A CALL to ARMS to all Martial Artists

This post is the first in a series of articles under the topic; “Restoring INTEGRITY, HONOR, and RESPECT to the Martial Arts”. Nothing written here is intended as an indictment against any particular individual and/or organization. It is simply an effort to shed the light of truth on some very significant practices and emerging “norms’ that appear to have begun to undermine many of the most positive benefits of martial arts activity. If we, the passionate practitioners and alleged “LEADERS” of the Martial Arts do no stand together for TRUTH, JUSTICE, and INTEGRITY, then we will continue to see the degradation of those things which have benefited us greatly and the subsequent disappearance of the fruits of those noble predecessors who sacrificed much so that we can enjoy what we have today. Please join in the discussion, constructively, and positively. There can be strength in numbers, however, history has shown us that even a few passionate and determined patriots can ignite the brushfires of a justifiable revolution. Let us work together to establish and maintain Might for Right!

Shihan Pascetta - training at traditional GoJu-ryu Dojo, Okinawa - Circa 1987

WALK or TALK?

As I have previously contended, the difference between Martial “Technique” and Martial “Art” is that with Martial Arts training there exists the uniquely specific opportunity for the inclusion of all areas of development of the full human potential: Physical, Intellectual, Emotional, and Spiritual.  The hypothetical search for balance and harmony between these human aspects and the noble principles learned are implied by the term “DO” (DAO), sometimes translated/interpreted as the “WAY” or “PATH”. (Please do not confuse this “Philosophy” with the “Religion” named, “Daoism”, although there may exist some parallels.)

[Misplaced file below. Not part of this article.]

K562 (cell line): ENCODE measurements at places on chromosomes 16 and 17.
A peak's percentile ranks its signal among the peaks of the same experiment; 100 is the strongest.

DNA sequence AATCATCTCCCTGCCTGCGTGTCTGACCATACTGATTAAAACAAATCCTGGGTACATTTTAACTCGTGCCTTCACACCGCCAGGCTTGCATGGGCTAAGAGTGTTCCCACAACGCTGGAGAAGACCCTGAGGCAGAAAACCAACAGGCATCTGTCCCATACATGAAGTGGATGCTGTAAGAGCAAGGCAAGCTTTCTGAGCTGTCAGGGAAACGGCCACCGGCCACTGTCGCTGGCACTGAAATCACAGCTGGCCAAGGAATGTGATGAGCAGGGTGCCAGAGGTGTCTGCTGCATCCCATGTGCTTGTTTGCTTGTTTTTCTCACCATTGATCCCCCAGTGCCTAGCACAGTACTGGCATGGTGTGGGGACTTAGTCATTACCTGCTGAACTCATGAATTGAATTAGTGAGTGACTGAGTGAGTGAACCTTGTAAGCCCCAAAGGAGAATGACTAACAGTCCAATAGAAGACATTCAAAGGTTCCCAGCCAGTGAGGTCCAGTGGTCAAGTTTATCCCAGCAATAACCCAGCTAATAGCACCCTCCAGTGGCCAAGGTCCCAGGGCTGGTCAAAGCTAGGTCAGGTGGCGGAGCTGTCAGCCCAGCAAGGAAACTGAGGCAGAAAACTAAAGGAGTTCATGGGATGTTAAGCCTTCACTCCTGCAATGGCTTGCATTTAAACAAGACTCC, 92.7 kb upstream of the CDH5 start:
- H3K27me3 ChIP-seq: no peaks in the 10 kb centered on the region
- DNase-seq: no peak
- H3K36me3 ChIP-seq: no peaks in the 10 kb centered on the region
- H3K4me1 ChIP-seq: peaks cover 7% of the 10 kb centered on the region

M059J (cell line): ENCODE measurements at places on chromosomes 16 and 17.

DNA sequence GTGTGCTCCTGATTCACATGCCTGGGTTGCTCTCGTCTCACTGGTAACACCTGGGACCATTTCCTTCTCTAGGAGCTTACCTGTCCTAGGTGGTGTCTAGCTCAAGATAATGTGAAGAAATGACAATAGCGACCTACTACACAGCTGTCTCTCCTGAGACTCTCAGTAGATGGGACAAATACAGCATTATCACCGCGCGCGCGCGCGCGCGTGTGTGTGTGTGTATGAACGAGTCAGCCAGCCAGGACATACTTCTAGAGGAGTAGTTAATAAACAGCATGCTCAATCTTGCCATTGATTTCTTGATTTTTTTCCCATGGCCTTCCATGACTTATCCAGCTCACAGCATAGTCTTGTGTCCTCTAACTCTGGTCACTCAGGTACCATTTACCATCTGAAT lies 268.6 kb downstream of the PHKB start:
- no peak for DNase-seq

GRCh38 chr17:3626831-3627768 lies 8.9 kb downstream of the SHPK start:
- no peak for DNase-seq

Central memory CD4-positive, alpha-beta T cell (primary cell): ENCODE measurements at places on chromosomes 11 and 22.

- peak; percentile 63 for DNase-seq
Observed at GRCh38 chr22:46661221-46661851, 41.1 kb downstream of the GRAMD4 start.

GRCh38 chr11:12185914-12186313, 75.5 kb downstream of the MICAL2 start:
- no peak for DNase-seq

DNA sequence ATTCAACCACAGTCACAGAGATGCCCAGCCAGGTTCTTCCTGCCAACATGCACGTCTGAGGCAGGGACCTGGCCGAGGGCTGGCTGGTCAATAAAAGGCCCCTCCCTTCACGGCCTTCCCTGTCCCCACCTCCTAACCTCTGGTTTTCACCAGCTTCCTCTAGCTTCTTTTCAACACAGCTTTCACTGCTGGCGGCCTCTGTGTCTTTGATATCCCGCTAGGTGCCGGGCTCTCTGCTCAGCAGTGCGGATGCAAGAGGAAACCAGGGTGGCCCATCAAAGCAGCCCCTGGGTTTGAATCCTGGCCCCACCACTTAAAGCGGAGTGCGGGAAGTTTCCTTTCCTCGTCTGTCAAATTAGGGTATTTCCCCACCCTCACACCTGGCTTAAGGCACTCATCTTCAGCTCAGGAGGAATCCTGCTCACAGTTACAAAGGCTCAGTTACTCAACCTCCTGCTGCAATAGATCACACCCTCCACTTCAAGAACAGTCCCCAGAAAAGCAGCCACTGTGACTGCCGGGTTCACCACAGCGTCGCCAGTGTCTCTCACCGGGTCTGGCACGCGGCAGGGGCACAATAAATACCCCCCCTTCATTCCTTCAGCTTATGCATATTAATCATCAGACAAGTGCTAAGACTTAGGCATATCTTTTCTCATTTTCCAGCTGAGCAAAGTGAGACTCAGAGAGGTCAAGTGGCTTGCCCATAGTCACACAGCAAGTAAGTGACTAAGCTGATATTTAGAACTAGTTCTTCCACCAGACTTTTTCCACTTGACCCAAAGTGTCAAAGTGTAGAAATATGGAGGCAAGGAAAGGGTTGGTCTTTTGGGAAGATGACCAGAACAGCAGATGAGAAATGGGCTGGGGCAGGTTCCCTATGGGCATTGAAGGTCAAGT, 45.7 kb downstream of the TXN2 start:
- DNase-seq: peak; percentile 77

We, however, as martial arts practitioners and alleged leaders have a much greater responsibility to “WALK the  WALK”, not just “TALK the TALK”. As with many other human endeavors, our flowery words sound wonderful and can be inspiring to many. The primary issue presented along with these “ethics” is the challenge to each of us to put our high sounding words and philosophy into ACTION.  “Congruous ACTION forms the substance of any alleged philosophy.”

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MMA – The Good, the Bad, and the Ugly – Part 2

The following article (Part 2 of a 2 part series) was inspired by a number of comments posted by a serious Black Belt instructor who studied with one of my direct students and then expanded the ground aspect of his own MA experience by studying Brazilian Jiu-jitsu. I have slightly modified some of the excerpts from my responding comments in order to share the content of our discussion with our general readers.

This instructor explained the challenges he endured when he attempted to add an MMA program to his curriculum, subsequently resulting in a significant degree of dissatisfaction. You can find his original comments written at the end of my previous article titled, “MMA vs. Tradition – Part 4“.

In these comments submitted by my second generation student, he included the “lessons” he had learned from not so positive experience. Part 2 of this series, written below, is a continuation of my responses and remains in context with his comments.

Shihan Pascetta & Grandmaster Urban, circa 1977

REFLECTIONS

Many years ago, as a young Sensei and long before the recent MMA popularity, I also made some mistakes similar to those lamented by my student’s student in Part 1 of this series. In a sincere attempt to remove what I mistook for “egoism” from my teaching I began to replace the somewhat formal structure in my dojo and began to run it more like a “coach” in a “gym”.

I became lax with dojo protocol such as exchanging courtesies (bowing, etc.) We called each other by first name and even socialized outside the dojo more like “peers”. It wasn’t until much later that I realized how significantly this began “blurring the lines” separating student and Master teacher, particularly, the responsibility to “set the example” that any strong leader and/or mentor must do and not allow himself to become “one of the boys”. (more…)

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